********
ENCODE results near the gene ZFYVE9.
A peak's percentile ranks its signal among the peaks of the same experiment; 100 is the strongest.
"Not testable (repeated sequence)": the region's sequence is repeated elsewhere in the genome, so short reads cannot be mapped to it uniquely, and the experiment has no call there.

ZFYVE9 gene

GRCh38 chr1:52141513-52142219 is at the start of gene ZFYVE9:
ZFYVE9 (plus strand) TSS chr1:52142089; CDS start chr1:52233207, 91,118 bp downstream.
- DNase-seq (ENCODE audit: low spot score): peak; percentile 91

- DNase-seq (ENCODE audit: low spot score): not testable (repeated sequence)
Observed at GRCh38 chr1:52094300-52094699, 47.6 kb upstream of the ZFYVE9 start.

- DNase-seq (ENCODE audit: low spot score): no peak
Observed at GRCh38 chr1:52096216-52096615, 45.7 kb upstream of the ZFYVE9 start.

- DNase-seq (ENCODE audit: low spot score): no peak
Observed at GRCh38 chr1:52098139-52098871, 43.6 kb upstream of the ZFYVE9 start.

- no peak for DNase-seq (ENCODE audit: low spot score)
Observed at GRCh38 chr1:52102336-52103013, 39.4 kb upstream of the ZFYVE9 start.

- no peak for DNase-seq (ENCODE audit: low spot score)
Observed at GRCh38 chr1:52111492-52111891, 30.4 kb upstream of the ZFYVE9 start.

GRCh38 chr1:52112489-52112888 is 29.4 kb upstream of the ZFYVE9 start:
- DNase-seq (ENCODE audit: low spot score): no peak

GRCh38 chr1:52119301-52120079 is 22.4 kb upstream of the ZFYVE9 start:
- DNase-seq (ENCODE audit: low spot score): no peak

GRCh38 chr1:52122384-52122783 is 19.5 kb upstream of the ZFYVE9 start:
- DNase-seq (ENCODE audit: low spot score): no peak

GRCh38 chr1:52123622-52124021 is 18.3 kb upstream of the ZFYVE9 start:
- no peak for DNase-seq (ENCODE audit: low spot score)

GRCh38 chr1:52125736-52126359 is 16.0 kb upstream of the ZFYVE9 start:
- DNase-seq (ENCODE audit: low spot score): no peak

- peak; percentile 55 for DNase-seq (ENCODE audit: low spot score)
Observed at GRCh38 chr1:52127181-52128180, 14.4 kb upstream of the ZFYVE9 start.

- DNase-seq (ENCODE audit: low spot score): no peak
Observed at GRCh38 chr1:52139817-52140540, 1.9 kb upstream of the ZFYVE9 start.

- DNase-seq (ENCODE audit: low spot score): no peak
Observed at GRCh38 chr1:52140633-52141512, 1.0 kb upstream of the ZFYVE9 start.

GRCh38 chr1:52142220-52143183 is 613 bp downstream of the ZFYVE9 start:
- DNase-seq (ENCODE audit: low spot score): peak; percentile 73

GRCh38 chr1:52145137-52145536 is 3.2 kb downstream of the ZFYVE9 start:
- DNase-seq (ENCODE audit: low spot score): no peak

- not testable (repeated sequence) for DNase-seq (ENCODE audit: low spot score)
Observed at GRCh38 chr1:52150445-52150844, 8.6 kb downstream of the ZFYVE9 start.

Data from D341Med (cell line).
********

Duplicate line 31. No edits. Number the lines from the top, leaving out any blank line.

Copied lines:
Observed at GRCh38 chr1:52139817-52140540, 1.9 kb upstream of the ZFYVE9 start.